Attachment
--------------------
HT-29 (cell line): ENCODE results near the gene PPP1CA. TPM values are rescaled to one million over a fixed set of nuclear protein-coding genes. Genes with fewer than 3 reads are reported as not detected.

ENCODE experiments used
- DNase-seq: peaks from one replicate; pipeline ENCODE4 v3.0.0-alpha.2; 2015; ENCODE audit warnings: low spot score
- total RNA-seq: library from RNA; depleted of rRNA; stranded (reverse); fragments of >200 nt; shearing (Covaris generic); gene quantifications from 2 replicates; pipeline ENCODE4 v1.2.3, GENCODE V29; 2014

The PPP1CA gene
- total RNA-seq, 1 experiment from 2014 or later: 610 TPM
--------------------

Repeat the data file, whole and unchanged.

HT-29 (cell line): ENCODE results near the gene PPP1CA. TPM values are rescaled to one million over a fixed set of nuclear protein-coding genes. Genes with fewer than 3 reads are reported as not detected.

ENCODE experiments used
- DNase-seq: peaks from one replicate; pipeline ENCODE4 v3.0.0-alpha.2; 2015; ENCODE audit warnings: low spot score
- total RNA-seq: library from RNA; depleted of rRNA; stranded (reverse); fragments of >200 nt; shearing (Covaris generic); gene quantifications from 2 replicates; pipeline ENCODE4 v1.2.3, GENCODE V29; 2014

The PPP1CA gene
- total RNA-seq, 1 experiment from 2014 or later: 610 TPM